Developer: Santa Monica Studio
Played on: Playstation 2
God of War II, the sequel to – what else? – God of War, has a problem. It is exactly like the previous game, only longer, so while the original is a most exciting groundbreaking game, this one doesn’t measure up.
The story is also a rehash of that in the original. Kratos, our hero, is now the God of War after he’s annihilated Ares in the previous game, and he is worshipped especially his former people, the Spartans. Kratos still has issues with his fellow Olympian deities, however, so he encourages his worshippers to go on a spree looting and burning other Greek cities. The other deities needless to say are not amused. Kratos pulls an Ares at the start of this story – the irony is not noticed by the game makers – and Zeus traps him in an ambush and slaughters Kratos. Clearly he hasn’t learned of what happens when Kratos gets sent to the Underworld – Kratos comes back with a vengeance. This time around, Kratos has the backing of the Titans, the deities’ enemies, in taking down Zeus and the Olympian pantheon. “Backing” in this case means that Kratos will have to do everything, traveling around to free various Titans from their captivity and gain skills from them while looking for the Sisters of Fate to get them to turn back time and send Kratos back to the past so that he can help the Titans win the war against Zeus and his deities.
It’s the same story. Just replace “Athena” in the description of the story in the previous game with “Gaia” and “the Temple of Pandora” with “the Temple of Fate”. The gameplay is the same since Kratos starts out using the Blade of Athena. There are an assortment of other weapons in this game to vary the gameplay – a hammer, a bow, and spear – but the Blade of Athena is still the most versatile weapon in this game. The graphics are breathtaking to see, but there is no avoiding the feeling that this game is too much of a retread. I am scaling walls again, jumping here and there again, using the same attack combos… Even the in-game sex thing is awkwardly inserted, placed in the most bizarre location when it could have been introduced in a more sensible setting, such as somewhere in the Temple of Fate. The “new” addition to the gameplay – aerial fight – is nice to behold but a disappointment, gameplay-wise, as such fights are just basic button mashing.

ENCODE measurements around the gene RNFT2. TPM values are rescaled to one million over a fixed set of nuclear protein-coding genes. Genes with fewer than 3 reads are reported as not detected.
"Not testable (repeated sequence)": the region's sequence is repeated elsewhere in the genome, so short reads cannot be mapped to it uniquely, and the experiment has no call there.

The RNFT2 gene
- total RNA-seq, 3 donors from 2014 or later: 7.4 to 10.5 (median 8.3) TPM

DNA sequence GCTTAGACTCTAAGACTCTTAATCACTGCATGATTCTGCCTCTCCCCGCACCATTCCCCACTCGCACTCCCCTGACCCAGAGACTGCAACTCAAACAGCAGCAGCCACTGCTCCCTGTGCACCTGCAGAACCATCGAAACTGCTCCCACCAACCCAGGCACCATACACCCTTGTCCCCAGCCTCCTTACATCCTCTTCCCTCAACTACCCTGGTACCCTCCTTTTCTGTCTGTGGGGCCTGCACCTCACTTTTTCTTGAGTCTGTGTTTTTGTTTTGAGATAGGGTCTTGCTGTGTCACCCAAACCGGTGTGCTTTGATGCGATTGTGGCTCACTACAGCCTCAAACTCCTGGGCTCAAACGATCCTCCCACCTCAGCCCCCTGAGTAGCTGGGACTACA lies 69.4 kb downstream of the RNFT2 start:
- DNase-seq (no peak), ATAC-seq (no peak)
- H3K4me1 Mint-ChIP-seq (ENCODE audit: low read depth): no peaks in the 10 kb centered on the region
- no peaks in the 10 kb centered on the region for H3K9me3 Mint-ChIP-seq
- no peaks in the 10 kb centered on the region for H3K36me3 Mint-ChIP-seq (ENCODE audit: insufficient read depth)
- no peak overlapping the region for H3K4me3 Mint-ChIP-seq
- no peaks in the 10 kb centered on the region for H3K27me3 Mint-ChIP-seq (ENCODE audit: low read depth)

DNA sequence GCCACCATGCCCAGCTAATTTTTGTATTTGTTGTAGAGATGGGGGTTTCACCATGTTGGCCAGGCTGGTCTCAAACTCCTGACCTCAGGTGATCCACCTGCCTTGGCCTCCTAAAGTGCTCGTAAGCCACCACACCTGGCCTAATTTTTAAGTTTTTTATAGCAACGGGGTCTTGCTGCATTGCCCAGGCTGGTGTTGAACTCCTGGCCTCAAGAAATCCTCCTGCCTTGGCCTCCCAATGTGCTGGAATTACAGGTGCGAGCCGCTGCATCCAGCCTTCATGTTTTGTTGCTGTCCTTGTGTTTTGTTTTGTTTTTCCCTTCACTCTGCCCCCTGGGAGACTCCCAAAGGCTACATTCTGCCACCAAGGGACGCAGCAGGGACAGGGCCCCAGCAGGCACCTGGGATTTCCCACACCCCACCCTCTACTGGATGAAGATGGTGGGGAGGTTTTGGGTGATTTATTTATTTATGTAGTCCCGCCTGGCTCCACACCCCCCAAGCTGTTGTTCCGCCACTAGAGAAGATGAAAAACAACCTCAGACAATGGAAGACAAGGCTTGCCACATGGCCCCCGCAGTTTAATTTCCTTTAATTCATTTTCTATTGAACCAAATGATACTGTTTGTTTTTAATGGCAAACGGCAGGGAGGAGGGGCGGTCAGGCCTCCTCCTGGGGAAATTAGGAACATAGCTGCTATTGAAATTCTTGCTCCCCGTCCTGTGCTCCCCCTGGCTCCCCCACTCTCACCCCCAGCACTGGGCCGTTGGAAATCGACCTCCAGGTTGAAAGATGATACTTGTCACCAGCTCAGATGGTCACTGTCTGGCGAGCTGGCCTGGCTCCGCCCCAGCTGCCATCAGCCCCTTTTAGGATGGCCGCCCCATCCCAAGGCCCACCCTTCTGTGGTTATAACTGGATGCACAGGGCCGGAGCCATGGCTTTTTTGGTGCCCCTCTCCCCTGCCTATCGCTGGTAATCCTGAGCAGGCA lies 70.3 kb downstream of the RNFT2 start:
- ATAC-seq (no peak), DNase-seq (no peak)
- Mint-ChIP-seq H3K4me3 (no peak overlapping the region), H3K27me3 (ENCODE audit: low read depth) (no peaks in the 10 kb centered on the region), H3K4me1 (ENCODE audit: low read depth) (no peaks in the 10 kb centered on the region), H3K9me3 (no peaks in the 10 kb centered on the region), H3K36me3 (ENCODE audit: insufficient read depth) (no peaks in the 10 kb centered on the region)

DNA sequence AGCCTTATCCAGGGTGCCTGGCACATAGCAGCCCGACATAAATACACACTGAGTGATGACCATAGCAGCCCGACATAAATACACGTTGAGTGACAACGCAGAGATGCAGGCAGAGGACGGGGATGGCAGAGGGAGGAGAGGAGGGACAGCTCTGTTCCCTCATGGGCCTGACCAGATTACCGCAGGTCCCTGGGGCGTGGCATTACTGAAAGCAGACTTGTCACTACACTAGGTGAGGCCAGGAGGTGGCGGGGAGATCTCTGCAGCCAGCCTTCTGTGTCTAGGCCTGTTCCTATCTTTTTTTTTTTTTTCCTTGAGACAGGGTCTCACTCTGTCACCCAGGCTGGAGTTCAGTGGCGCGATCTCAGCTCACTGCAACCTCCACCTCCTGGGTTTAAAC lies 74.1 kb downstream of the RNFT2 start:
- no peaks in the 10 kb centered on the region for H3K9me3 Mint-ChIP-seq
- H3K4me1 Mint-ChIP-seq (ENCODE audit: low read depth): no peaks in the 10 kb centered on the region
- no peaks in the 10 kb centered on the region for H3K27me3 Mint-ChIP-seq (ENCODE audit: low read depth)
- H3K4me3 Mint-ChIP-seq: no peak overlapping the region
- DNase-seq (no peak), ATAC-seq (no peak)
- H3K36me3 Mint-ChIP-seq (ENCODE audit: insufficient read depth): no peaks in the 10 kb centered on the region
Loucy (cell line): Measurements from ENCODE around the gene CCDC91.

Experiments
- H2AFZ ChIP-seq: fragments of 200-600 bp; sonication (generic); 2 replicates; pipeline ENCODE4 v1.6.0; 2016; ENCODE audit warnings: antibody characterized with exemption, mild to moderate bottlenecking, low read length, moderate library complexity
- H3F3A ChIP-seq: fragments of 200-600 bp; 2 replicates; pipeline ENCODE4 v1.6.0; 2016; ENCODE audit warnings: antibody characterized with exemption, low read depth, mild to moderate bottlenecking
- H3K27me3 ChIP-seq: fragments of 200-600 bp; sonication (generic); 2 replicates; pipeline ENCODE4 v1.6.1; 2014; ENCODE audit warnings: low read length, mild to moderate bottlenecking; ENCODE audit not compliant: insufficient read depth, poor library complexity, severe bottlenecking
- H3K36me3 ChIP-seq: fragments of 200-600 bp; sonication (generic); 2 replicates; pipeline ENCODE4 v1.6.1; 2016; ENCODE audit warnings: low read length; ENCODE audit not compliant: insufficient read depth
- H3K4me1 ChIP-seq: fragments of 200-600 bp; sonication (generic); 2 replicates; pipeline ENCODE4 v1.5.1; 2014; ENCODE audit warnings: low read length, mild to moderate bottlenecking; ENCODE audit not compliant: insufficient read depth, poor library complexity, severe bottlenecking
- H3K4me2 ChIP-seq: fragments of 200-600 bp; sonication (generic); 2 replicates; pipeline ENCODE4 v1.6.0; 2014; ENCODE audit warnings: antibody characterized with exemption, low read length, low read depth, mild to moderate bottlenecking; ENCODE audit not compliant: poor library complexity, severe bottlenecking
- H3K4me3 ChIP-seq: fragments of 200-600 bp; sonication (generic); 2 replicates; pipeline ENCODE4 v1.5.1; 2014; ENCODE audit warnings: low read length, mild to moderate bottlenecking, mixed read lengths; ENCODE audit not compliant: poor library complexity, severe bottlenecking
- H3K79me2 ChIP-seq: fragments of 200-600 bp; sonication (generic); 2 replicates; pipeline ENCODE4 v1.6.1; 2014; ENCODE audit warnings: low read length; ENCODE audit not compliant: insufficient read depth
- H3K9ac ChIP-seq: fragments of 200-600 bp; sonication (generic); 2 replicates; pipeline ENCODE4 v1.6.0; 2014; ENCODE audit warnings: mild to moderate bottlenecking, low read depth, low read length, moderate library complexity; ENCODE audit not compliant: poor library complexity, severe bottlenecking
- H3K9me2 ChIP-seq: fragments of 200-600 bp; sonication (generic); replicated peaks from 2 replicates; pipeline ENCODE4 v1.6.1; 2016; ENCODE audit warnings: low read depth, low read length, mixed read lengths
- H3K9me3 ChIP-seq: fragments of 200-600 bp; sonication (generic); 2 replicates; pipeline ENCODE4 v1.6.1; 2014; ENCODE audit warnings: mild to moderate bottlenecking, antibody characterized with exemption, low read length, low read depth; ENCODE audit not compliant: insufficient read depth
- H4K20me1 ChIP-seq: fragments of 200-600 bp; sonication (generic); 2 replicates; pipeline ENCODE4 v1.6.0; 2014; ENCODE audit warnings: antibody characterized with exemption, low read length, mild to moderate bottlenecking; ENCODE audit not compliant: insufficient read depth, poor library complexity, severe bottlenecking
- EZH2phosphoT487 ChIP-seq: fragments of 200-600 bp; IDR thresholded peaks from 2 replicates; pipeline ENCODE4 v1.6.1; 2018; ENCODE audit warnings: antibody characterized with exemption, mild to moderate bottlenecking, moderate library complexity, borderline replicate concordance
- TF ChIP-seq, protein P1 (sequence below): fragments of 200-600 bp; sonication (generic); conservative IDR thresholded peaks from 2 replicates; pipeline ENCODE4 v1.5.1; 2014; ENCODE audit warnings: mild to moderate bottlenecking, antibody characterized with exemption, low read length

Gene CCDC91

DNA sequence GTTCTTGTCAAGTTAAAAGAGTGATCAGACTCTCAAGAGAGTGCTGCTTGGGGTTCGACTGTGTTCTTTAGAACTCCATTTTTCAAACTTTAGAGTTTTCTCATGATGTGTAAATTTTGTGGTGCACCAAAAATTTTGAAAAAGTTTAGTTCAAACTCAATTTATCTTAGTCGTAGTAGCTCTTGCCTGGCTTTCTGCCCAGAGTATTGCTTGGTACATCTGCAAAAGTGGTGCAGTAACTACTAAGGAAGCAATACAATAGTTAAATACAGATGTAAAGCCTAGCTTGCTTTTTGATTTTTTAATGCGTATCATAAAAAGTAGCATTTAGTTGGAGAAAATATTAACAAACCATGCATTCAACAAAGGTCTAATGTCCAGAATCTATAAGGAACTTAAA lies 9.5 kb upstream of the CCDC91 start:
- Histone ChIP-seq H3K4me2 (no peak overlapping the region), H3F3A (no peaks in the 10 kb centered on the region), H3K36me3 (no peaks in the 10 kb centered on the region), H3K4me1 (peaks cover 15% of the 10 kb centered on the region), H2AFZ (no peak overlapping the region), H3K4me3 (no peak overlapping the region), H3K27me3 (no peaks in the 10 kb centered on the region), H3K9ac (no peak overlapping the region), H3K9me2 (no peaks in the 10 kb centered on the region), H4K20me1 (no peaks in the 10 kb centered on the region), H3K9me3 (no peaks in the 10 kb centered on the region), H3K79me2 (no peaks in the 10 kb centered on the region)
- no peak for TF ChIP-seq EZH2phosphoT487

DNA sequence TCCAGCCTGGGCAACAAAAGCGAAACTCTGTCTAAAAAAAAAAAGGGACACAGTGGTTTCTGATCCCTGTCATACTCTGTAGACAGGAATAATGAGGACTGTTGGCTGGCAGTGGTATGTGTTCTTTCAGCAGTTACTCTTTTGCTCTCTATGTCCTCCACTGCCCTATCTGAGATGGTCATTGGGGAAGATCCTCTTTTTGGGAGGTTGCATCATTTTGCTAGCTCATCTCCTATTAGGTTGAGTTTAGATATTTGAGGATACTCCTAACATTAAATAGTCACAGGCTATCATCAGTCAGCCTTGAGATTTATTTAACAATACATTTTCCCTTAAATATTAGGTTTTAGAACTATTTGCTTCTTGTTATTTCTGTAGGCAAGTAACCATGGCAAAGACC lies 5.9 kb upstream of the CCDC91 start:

One notable change in the gameplay is the dumbing down of the platforming. In the previous game, platforming can be really hard, but here the platforming is mostly intuitive. As a result, this game doesn’t challenge the player to think. It’s all whack-whack-whack punctuated by some scenes where the player has to mash buttons. The monsters however are more numerous and some of the platforming in this game can be quite tedious as they involve Kratos having to rotate a lever while fending off non-stop attacks from these monsters. On the hardest difficulty, it is all but impossible to fend these creatures off without getting Kratos killed several times in the process. The game makers dumb down the game considerably while making the game more frustrating and monotonous in the process.
Needless to say, I am actually – dare I say it? – bored while playing God of War II. It would have been better, perhaps, if it has some considerable new improvements to the game rather than merely cosmetic enhancements.